The Ministry of Public Health is advising the public not to participate in the Songkran holiday’s “water blessing” ceremony, claiming that pouring water on other people’s hands, particularly elderly relatives, increases their risk of contracting COVID-19.
Dr. Somsak Akkasilp, director-general of the Department of Medical Services, has urged people who plan to return to their hometowns during the upcoming Thai New Year holiday to abstain from participating in the tradition to reduce the risk of infection among elderly family members. He also requested that holiday revelers practice social distancing and bowing to one another in order to reduce their chances of contracting COVID-19.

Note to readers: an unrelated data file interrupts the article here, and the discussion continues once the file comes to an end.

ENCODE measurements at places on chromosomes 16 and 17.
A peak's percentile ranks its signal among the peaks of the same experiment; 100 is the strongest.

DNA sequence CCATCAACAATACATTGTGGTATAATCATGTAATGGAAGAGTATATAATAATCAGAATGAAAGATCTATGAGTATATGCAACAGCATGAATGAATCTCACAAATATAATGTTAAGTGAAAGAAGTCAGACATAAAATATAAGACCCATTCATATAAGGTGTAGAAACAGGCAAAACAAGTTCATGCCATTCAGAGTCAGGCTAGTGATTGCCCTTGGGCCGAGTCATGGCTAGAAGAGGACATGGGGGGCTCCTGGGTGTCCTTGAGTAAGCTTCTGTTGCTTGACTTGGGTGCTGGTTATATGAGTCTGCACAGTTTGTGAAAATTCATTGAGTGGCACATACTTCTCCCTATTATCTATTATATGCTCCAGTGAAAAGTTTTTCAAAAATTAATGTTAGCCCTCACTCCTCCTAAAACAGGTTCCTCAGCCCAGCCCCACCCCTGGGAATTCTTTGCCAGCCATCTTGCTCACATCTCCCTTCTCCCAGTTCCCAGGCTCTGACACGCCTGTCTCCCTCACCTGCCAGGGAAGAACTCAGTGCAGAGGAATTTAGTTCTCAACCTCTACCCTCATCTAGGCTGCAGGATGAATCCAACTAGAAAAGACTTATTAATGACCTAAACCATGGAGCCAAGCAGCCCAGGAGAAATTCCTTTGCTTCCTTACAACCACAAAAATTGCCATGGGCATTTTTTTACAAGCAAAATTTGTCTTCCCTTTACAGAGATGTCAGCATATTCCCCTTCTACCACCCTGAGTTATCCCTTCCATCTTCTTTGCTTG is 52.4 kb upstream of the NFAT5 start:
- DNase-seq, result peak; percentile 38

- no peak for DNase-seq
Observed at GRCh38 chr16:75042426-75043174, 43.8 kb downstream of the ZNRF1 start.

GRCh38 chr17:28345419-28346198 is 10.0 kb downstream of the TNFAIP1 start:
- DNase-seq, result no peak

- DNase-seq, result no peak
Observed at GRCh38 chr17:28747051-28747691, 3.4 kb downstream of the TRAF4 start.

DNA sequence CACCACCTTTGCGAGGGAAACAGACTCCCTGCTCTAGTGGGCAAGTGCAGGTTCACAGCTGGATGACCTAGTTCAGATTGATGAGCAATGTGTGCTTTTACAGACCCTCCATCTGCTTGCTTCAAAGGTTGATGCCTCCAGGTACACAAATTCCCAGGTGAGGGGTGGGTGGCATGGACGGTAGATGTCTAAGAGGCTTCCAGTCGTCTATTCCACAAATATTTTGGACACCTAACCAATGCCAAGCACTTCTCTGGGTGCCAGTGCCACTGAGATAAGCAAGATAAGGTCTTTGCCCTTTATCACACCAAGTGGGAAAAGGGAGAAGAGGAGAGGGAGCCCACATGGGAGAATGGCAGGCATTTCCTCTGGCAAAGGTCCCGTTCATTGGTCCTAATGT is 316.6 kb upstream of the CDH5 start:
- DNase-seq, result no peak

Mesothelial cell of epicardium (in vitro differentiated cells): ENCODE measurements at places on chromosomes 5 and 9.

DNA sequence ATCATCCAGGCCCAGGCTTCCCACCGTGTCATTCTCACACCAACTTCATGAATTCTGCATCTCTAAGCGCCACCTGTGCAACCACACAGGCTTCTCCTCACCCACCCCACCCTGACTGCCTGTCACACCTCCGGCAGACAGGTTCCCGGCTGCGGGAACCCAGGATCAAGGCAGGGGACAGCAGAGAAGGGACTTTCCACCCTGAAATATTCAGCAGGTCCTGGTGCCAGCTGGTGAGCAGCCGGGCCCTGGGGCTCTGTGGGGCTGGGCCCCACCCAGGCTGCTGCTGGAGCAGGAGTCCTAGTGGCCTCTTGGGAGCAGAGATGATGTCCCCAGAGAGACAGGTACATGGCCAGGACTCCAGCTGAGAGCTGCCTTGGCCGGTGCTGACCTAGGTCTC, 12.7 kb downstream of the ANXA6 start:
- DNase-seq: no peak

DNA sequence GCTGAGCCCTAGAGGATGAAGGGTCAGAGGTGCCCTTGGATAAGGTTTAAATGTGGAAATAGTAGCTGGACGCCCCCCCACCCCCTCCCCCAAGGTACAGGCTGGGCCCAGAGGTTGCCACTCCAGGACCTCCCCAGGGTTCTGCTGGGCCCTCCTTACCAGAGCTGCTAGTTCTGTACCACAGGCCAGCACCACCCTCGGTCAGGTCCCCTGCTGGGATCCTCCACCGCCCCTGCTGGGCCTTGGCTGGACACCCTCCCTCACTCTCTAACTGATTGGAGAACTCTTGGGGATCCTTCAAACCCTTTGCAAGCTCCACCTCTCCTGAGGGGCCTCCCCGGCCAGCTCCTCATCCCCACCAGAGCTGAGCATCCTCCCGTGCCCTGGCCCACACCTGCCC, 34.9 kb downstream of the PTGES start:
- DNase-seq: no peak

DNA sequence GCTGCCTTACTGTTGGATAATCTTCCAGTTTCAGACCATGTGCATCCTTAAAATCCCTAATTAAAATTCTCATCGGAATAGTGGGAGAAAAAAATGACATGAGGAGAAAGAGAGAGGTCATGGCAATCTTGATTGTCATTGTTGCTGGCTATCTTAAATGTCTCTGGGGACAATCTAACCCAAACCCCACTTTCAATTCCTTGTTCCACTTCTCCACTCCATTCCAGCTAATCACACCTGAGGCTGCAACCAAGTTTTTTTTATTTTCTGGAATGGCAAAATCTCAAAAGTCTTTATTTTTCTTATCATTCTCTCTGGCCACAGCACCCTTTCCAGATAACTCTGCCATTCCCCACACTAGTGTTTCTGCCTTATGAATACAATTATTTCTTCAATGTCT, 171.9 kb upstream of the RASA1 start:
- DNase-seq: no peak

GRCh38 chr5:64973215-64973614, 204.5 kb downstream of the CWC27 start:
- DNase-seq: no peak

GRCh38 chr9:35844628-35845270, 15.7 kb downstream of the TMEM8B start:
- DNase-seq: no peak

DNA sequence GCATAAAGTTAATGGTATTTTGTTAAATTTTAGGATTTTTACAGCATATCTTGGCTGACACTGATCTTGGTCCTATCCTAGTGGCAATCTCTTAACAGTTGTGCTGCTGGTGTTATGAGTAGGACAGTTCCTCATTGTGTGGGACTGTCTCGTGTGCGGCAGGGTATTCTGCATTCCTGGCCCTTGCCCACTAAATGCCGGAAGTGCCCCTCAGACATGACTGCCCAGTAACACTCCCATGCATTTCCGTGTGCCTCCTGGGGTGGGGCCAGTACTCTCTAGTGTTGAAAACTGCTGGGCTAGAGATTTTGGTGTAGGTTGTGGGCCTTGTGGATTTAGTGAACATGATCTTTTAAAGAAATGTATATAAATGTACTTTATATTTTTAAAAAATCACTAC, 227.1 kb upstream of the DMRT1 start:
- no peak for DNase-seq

Thailand will be celebrating Songkran this year, from April 13-17, and many people are expected to travel to their home provinces to celebrate with their families.
The government has stated that it will not impose a travel ban this year. Instead, from March 21-31, it will launch a nationwide campaign to provide a vaccine booster to 70% of the nation’s 12 million senior citizens to better protect them from the virus. According to ministry data, only 4 million Thais – roughly 32% of the total senior population aged 60 and over – have received a booster shot.
Songkran festival have been postponed last year, now with higher amount of vaccinated citizens as well as how successful the government has controlled the situation so far is a much better than last year, government see this as a to opportunity improve the economy by increase people spending during the holiday.